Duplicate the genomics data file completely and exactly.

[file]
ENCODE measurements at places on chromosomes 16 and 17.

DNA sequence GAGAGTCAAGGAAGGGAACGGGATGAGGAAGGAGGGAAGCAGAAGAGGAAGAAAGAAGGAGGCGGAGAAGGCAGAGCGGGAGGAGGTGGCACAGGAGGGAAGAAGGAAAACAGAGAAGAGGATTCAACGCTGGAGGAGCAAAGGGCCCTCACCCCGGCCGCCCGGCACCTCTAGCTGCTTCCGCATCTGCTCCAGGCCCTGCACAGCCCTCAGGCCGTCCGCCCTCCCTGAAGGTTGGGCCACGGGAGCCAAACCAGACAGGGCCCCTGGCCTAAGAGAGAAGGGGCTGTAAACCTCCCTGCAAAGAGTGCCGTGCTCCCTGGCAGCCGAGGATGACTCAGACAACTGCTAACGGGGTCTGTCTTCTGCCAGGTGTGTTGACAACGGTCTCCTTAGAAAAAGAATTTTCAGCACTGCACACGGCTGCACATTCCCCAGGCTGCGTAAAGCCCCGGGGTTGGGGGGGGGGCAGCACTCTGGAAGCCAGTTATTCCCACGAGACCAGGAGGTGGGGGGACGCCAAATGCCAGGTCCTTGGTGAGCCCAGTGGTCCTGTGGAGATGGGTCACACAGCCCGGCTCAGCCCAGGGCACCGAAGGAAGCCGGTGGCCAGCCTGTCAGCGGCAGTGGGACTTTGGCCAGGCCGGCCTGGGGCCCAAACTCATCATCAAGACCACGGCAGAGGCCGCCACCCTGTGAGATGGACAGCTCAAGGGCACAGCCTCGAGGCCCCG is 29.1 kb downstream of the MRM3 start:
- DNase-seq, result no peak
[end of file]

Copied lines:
ENCODE measurements at places on chromosomes 16 and 17.

DNA sequence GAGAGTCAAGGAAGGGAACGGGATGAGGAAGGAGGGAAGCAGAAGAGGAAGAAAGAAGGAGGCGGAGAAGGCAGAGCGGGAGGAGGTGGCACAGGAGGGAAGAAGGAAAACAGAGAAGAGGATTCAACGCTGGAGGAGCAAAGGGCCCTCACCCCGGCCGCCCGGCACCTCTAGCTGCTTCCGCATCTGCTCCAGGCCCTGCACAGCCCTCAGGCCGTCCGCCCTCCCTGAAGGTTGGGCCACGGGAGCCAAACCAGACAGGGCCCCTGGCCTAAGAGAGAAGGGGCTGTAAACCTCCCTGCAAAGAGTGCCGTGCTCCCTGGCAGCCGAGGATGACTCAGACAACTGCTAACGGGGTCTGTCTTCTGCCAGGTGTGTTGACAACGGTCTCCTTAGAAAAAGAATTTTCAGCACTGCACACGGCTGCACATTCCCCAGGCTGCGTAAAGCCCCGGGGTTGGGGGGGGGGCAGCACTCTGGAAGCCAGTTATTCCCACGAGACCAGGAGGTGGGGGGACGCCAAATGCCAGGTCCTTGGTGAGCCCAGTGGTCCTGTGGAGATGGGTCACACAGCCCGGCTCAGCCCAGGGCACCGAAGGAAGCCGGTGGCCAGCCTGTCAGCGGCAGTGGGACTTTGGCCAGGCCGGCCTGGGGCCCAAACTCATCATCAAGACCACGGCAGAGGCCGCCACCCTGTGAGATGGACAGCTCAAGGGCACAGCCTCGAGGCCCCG is 29.1 kb downstream of the MRM3 start:
- DNase-seq, result no peak